Speaking on "Genres of Citizenship: Power Structure Research in the 1960s and 1970s," Wells explores the nature of counter-culture book publications that explored and opposed dominant power structures, initially on university campuses. The look and feel of such publications was typified by relatively crude cold press type font, booklet form printing on inexpensive paper, and the use of complex charts showing suspected power structure linkages between often unrelated offices or departments. The ultimate expression of this kind of work came from the Boston Women's Health Book Collective that published Our Bodies, Ourselves beginning in 1973.
University of Michigan: U-M focuses on quality, affordability, cost control with historic reduction in state funds
Record $137 million in financial aid will hold out-of-pocket cost flat for many
June 16, 2011

ANN ARBOR, Mich.—The University of Michigan-Ann Arbor will absorb a historic $47.5 million cut in state funding this year, the largest in the university’s 194-year history. The cut lowers the U-M’s state funding to its fiscal year 1964 level, when adjusted for inflation.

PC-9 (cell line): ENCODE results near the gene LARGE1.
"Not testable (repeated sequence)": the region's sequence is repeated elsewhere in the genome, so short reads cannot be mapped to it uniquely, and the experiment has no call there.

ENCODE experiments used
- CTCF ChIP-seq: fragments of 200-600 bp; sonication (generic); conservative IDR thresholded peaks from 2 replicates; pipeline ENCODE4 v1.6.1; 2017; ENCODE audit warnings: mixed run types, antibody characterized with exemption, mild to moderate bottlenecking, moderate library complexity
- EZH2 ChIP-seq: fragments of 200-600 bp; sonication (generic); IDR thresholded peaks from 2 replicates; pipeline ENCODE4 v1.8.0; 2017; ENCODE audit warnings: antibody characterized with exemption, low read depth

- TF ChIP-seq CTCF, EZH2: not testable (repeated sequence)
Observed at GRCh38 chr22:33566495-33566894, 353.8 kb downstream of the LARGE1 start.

To manage this record cut in state support, the university will ask employees to pay more for health benefits, close several centers, reduce operational staff through attrition when possible, and reduce and implement a host of other cost-cutting measures campuswide.

Despite this, the U-M is making a record $137 million contribution to centrally awarded financial aid. The schools and colleges separately provide a significant amount of additional need- and merit-based financial aid. The university is also investing strategically in such vital resources as its library collection, top-flight faculty and educational technology to preserve a world-class academic experience.

“This dramatic level of reduction requires making difficult decisions across campus in order to protect our core priorities,” said Provost Phil Hanlon.